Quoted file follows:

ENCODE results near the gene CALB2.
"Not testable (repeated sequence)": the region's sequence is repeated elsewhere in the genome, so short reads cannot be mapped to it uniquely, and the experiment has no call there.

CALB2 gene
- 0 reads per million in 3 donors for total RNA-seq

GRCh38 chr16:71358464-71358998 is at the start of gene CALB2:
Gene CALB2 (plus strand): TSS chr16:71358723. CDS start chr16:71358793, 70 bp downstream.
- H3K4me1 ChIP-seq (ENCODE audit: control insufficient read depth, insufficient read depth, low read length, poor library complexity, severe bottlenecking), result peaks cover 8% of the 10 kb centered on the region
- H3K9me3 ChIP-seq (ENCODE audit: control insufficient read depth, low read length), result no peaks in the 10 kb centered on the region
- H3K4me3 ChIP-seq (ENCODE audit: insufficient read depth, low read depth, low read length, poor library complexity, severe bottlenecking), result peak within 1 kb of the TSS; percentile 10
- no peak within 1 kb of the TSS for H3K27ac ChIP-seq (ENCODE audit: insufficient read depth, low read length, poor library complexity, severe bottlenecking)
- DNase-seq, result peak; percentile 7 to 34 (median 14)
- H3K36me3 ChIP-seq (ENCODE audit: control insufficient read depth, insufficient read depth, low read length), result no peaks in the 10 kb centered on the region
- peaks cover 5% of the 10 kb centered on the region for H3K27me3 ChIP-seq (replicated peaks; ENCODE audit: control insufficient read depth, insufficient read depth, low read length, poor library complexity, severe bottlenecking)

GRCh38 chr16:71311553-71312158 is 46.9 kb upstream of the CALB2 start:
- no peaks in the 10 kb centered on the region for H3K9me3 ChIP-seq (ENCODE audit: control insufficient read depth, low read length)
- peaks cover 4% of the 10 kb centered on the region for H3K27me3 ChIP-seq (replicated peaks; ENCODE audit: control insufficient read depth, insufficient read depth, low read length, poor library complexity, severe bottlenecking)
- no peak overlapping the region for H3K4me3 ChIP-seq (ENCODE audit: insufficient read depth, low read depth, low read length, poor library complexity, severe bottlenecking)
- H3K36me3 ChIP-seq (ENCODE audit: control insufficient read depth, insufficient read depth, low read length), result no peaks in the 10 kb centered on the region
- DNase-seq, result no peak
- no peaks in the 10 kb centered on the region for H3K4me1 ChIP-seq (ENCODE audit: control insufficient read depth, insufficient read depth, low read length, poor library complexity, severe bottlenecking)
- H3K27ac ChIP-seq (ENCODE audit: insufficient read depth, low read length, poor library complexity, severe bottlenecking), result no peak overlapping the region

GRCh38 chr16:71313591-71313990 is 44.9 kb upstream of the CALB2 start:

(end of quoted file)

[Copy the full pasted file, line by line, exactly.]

ENCODE results near the gene CALB2.
"Not testable (repeated sequence)": the region's sequence is repeated elsewhere in the genome, so short reads cannot be mapped to it uniquely, and the experiment has no call there.

CALB2 gene
- 0 reads per million in 3 donors for total RNA-seq

GRCh38 chr16:71358464-71358998 is at the start of gene CALB2:
Gene CALB2 (plus strand): TSS chr16:71358723. CDS start chr16:71358793, 70 bp downstream.
- H3K4me1 ChIP-seq (ENCODE audit: control insufficient read depth, insufficient read depth, low read length, poor library complexity, severe bottlenecking), result peaks cover 8% of the 10 kb centered on the region
- H3K9me3 ChIP-seq (ENCODE audit: control insufficient read depth, low read length), result no peaks in the 10 kb centered on the region
- H3K4me3 ChIP-seq (ENCODE audit: insufficient read depth, low read depth, low read length, poor library complexity, severe bottlenecking), result peak within 1 kb of the TSS; percentile 10
- no peak within 1 kb of the TSS for H3K27ac ChIP-seq (ENCODE audit: insufficient read depth, low read length, poor library complexity, severe bottlenecking)
- DNase-seq, result peak; percentile 7 to 34 (median 14)
- H3K36me3 ChIP-seq (ENCODE audit: control insufficient read depth, insufficient read depth, low read length), result no peaks in the 10 kb centered on the region
- peaks cover 5% of the 10 kb centered on the region for H3K27me3 ChIP-seq (replicated peaks; ENCODE audit: control insufficient read depth, insufficient read depth, low read length, poor library complexity, severe bottlenecking)

GRCh38 chr16:71311553-71312158 is 46.9 kb upstream of the CALB2 start:
- no peaks in the 10 kb centered on the region for H3K9me3 ChIP-seq (ENCODE audit: control insufficient read depth, low read length)
- peaks cover 4% of the 10 kb centered on the region for H3K27me3 ChIP-seq (replicated peaks; ENCODE audit: control insufficient read depth, insufficient read depth, low read length, poor library complexity, severe bottlenecking)
- no peak overlapping the region for H3K4me3 ChIP-seq (ENCODE audit: insufficient read depth, low read depth, low read length, poor library complexity, severe bottlenecking)
- H3K36me3 ChIP-seq (ENCODE audit: control insufficient read depth, insufficient read depth, low read length), result no peaks in the 10 kb centered on the region
- DNase-seq, result no peak
- no peaks in the 10 kb centered on the region for H3K4me1 ChIP-seq (ENCODE audit: control insufficient read depth, insufficient read depth, low read length, poor library complexity, severe bottlenecking)
- H3K27ac ChIP-seq (ENCODE audit: insufficient read depth, low read length, poor library complexity, severe bottlenecking), result no peak overlapping the region

GRCh38 chr16:71313591-71313990 is 44.9 kb upstream of the CALB2 start: